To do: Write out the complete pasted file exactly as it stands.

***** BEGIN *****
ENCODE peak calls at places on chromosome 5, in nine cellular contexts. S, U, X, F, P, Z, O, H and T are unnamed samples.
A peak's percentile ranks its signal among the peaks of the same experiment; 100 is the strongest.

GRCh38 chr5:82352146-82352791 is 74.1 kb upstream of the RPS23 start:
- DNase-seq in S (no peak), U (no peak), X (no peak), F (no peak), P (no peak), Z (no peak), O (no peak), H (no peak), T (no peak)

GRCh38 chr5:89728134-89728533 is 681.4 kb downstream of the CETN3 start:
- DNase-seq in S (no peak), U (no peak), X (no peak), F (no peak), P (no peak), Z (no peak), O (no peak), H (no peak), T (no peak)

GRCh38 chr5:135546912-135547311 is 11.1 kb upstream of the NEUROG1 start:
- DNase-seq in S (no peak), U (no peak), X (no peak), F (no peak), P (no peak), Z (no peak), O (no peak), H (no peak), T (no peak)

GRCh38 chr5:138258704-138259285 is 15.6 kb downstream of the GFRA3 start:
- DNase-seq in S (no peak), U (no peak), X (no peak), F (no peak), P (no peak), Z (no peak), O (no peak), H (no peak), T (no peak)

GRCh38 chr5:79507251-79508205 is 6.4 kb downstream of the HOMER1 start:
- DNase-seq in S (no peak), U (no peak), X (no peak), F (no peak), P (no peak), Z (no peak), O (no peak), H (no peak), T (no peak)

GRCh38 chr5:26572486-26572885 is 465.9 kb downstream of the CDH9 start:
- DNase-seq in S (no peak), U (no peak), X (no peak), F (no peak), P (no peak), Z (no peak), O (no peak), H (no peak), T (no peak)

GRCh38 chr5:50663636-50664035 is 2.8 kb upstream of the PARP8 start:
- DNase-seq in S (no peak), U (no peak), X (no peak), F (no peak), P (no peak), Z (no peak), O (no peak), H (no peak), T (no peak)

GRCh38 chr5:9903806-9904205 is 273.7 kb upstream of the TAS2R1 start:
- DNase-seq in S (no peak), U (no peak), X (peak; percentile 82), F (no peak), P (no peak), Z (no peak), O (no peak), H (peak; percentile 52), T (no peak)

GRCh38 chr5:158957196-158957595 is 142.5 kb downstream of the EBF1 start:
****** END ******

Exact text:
ENCODE peak calls at places on chromosome 5, in nine cellular contexts. S, U, X, F, P, Z, O, H and T are unnamed samples.
A peak's percentile ranks its signal among the peaks of the same experiment; 100 is the strongest.

GRCh38 chr5:82352146-82352791 is 74.1 kb upstream of the RPS23 start:
- DNase-seq in S (no peak), U (no peak), X (no peak), F (no peak), P (no peak), Z (no peak), O (no peak), H (no peak), T (no peak)

GRCh38 chr5:89728134-89728533 is 681.4 kb downstream of the CETN3 start:
- DNase-seq in S (no peak), U (no peak), X (no peak), F (no peak), P (no peak), Z (no peak), O (no peak), H (no peak), T (no peak)

GRCh38 chr5:135546912-135547311 is 11.1 kb upstream of the NEUROG1 start:
- DNase-seq in S (no peak), U (no peak), X (no peak), F (no peak), P (no peak), Z (no peak), O (no peak), H (no peak), T (no peak)

GRCh38 chr5:138258704-138259285 is 15.6 kb downstream of the GFRA3 start:
- DNase-seq in S (no peak), U (no peak), X (no peak), F (no peak), P (no peak), Z (no peak), O (no peak), H (no peak), T (no peak)

GRCh38 chr5:79507251-79508205 is 6.4 kb downstream of the HOMER1 start:
- DNase-seq in S (no peak), U (no peak), X (no peak), F (no peak), P (no peak), Z (no peak), O (no peak), H (no peak), T (no peak)

GRCh38 chr5:26572486-26572885 is 465.9 kb downstream of the CDH9 start:
- DNase-seq in S (no peak), U (no peak), X (no peak), F (no peak), P (no peak), Z (no peak), O (no peak), H (no peak), T (no peak)

GRCh38 chr5:50663636-50664035 is 2.8 kb upstream of the PARP8 start:
- DNase-seq in S (no peak), U (no peak), X (no peak), F (no peak), P (no peak), Z (no peak), O (no peak), H (no peak), T (no peak)

GRCh38 chr5:9903806-9904205 is 273.7 kb upstream of the TAS2R1 start:
- DNase-seq in S (no peak), U (no peak), X (peak; percentile 82), F (no peak), P (no peak), Z (no peak), O (no peak), H (peak; percentile 52), T (no peak)

GRCh38 chr5:158957196-158957595 is 142.5 kb downstream of the EBF1 start: